“Capitalist crisis places private property over human rights, it prioritizes the interests of corporations and the owners of industry over the interests of the people who work for these industries, or over those who need work–it places the interests of the wealthy over the poor and displaced, who really need support in these countries,” Osuna noted.
Continuing, he explained:
U.S. foreign and economic policies are the root, but fundamentally it’s U.S. imperialism and the world capitalist crisis that is being manifested through neoliberal policies that have resulted in these huge exoduses leaving from Honduras, Guatemala and El Salvador–this surplus population of people who are not benefiting from this system.
People are simply looking for survival due to the coup in Honduras, the extractivist policies in Guatemala, and the history of U.S. interventionism in El Salvador that created MS-13. It’s not just poverty and violence–this is the superficial view, these two words we hear–but there is something deeper than that, which is the capitalist crisis.
Tadios Belay, a representative of the Black Alliance for Just Immigration (BAJI) and Ethiopian immigrant living in Los Angeles, has devoted his work to bringing attention to the plight of black migrants from the Caribbean, Africa and Latin America while also bridging the divide between them and other communities, including African-Americans and Latin Americans.
Belay also found much common ground with IMA members and delegates to the general assembly in terms of their diagnosis of the cause of forced migration.
Belay told MintPress News:
In terms of the common root shared across migrant communities, we have the neoliberal policies in Africa, Caribbean, and the Americas–capitalism, U.S. military interventions–these are the major driving forces for people to leave their own land and are forced to come to the U.S. to seek asylum. At the U.S. border right now you have around 9,000 black immigrants who are trying to apply for asylum. The major forces [behind this] are U.S. imperialism, capitalism, militarism.
Ellorin explained that a process of plunder has been carried out in a systematic fashion in migrants’ countries of origin:
At the root of forced migration is poverty–or rather, impoverishment, to be more precise–impoverishment due to neoliberal economic policies which are a tool of imperialism meant to squeeze more profits out of labor and to also be able to consolidate and secure more markets and serve the interests of global monopoly capital, and that’s really what’s at the root of the current exodus.
These are poor people, but their countries are rich. Just as in the Philippines, in Latin America we have resource-rich countries but the people who inhabit them are poor because they’ve been crippled by neoliberal policies and plunder that has destroyed their local economies.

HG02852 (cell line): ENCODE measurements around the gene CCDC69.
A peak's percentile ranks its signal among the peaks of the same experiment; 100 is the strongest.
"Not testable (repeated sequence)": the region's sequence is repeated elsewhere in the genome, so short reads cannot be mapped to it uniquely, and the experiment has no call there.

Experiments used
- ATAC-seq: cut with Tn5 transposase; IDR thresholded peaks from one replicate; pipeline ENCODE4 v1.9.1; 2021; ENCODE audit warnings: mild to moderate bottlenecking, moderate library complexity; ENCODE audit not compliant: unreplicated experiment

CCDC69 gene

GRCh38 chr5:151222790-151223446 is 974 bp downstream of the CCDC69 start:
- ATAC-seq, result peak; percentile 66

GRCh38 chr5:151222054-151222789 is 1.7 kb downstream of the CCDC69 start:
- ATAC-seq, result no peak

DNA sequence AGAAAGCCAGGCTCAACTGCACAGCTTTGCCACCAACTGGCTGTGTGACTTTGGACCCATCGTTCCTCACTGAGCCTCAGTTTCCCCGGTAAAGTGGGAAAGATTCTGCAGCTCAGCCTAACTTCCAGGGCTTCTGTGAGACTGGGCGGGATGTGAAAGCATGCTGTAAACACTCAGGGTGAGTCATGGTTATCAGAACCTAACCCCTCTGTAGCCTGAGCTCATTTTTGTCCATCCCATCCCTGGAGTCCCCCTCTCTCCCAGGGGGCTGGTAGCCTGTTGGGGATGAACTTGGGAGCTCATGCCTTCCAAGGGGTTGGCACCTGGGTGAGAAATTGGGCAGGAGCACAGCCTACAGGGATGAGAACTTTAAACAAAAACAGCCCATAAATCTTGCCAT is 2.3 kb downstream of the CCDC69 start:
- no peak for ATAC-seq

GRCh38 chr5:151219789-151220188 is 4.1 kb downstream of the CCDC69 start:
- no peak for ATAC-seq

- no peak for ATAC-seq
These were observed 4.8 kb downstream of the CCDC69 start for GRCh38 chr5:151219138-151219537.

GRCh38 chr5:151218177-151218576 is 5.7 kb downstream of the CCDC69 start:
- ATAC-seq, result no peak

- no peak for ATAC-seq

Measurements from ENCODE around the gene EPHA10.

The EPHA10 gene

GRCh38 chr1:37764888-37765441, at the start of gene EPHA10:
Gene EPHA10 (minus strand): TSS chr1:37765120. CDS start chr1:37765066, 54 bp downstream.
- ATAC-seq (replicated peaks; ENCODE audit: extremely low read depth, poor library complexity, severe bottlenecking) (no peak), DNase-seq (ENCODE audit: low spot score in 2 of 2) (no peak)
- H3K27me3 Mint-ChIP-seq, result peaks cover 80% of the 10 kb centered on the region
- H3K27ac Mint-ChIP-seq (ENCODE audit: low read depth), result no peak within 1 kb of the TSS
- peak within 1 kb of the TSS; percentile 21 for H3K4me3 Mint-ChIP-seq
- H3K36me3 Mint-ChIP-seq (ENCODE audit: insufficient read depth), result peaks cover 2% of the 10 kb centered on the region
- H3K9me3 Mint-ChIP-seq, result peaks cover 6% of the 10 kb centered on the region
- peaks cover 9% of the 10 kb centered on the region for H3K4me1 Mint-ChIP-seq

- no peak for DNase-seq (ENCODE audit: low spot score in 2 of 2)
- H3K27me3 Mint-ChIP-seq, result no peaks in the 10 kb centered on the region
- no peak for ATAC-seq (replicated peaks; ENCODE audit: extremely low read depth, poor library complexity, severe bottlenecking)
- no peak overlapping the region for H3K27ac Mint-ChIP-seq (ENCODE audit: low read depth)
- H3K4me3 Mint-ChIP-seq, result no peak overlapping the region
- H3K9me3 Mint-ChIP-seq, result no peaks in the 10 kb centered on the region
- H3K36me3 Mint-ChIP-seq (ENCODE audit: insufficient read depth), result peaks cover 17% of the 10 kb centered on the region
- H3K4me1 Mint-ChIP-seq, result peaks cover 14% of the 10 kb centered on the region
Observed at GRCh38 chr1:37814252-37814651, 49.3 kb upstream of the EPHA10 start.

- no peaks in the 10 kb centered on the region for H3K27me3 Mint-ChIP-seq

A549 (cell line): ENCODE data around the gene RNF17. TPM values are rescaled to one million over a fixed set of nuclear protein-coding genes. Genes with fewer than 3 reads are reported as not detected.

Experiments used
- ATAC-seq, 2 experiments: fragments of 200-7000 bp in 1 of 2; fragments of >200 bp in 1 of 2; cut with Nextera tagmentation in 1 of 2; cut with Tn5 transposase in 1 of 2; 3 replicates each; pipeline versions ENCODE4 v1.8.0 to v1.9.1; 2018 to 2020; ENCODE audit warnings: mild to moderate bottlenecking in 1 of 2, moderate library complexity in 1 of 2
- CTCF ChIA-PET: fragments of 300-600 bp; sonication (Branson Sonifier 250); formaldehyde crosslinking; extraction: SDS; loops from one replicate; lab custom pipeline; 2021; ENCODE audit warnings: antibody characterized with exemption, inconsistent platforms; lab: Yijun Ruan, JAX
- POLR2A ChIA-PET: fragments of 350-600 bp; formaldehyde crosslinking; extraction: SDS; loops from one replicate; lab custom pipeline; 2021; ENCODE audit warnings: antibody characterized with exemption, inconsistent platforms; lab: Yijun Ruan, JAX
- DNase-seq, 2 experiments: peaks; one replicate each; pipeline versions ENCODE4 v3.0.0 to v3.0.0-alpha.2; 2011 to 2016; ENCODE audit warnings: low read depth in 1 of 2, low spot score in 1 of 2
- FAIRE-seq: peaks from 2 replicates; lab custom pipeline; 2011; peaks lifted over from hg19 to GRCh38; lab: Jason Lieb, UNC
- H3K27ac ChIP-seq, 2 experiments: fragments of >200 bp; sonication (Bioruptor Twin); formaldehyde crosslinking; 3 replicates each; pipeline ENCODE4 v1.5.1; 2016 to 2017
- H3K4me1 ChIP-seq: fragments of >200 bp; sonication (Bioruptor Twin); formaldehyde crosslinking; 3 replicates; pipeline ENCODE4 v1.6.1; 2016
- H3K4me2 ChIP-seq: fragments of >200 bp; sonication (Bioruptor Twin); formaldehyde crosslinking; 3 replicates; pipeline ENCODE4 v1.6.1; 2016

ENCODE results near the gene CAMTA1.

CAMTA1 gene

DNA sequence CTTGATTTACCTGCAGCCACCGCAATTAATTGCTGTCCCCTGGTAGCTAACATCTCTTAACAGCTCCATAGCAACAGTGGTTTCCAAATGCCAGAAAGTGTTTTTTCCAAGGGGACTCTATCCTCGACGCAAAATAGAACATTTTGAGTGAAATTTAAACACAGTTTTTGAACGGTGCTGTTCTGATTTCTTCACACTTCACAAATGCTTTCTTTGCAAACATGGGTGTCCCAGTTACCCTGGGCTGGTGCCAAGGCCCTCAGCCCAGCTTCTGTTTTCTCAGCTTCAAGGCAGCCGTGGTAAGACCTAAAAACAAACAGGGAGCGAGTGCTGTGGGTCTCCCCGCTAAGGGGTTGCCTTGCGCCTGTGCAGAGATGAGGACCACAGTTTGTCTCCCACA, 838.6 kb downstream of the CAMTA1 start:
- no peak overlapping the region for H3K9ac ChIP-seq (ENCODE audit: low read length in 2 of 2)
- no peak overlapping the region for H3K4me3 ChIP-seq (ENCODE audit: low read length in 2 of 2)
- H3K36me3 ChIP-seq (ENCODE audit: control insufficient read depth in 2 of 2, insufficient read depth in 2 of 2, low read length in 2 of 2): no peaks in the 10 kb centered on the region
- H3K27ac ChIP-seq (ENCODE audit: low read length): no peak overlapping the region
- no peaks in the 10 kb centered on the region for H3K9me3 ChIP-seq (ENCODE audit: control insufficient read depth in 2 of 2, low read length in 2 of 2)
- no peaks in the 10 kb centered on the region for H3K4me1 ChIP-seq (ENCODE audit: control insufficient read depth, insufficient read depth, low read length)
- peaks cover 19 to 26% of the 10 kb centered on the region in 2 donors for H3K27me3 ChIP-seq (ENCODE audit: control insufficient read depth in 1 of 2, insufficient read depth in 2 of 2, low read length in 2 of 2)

They’ve been driven out of their countries by impoverishment.
Daniel Castellanos, a Peruvian immigrant and H-1B guest-worker based in New Orleans, is a founding member of the National Guest-worker Alliance, which formed after he and others exposed the exploitation and mistreatment of he and hundreds of Indian guest-workers who were brought to the U.S. during the cleanup following Hurricane Katrina and treated as modern-day slaves.
He sees the current caravan as a manifestation of another form of plunder: the need by corporations for a constant, fresh source of cheap and highly vulnerable labor. Castellanos told MintPress News:
This is the ‘corporation era,’ it is just pro-corporation with nothing to do with labor rights. Local workers are losing their rights, all the jobs are turning out to be temporary. It’s a copycat of the guest-workers–guest-workers don’t have rights, we don’t have anything–low wages, low rates, low payments and they are doing the same to local workers too, through the temp agencies. Employers are bringing us to replace local workers.
And they are pitting us against each other, saying ‘these people came to take your job’ or ‘these people are lazy’–divide and conquer is one of the games of the system. If we don’t organize, if we don’t realize and educate our members, we are going to fail at this game.
Countries in Europe where the Africans come in the same way as the caravans–they need a cheap workforce. With no rights, no benefits, to save money and reduce the costs. The chambers of commerce talk every time like that. In Ireland last year I heard from the corporations that they need to control the flux of immigrants because when they need to, they open the faucet…
Organizers go all-in assisting the caravan
While both the WSFM and IMA assembly were planned in advance, those who converged on Mexico City immediately felt the need to extend their solidarity to the historic arrival of the caravan, which they hadn’t planned to encounter.